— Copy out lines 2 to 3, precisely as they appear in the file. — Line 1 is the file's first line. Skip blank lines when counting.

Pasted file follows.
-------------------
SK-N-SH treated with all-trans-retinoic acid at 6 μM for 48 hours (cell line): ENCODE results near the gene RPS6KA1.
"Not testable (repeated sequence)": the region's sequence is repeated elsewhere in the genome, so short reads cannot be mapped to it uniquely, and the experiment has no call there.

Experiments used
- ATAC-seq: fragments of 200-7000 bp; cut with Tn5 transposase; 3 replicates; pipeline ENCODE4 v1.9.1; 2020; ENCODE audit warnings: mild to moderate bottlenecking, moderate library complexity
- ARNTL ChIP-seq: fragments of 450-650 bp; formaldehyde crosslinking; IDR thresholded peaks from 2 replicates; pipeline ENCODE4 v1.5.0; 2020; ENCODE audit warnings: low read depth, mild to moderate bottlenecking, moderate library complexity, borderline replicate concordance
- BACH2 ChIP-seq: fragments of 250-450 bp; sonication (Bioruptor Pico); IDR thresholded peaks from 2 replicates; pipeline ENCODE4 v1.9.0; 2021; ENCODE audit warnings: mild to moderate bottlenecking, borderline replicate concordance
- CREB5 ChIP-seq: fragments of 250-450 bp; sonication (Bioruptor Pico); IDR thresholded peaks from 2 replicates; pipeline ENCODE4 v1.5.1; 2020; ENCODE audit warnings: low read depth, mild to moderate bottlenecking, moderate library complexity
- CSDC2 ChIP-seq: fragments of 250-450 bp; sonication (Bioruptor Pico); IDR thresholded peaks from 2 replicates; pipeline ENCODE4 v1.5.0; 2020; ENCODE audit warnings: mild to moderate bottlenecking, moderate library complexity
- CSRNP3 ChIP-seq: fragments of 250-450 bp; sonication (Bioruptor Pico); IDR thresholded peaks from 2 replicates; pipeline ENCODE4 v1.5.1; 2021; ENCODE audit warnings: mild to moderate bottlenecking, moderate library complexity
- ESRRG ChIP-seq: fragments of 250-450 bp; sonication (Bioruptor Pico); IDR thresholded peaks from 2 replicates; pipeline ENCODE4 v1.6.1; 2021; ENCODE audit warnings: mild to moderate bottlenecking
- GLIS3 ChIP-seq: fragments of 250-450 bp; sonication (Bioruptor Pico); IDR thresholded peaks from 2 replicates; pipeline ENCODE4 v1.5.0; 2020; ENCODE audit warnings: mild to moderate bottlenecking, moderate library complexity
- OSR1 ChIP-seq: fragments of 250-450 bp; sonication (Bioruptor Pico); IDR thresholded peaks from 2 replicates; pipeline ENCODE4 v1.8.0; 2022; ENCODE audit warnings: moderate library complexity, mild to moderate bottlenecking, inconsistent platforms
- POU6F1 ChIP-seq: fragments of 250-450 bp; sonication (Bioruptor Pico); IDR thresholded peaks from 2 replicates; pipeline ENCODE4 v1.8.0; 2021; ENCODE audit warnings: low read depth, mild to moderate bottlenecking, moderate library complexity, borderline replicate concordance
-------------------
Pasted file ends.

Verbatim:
"Not testable (repeated sequence)": the region's sequence is repeated elsewhere in the genome, so short reads cannot be mapped to it uniquely, and the experiment has no call there.

Experiments used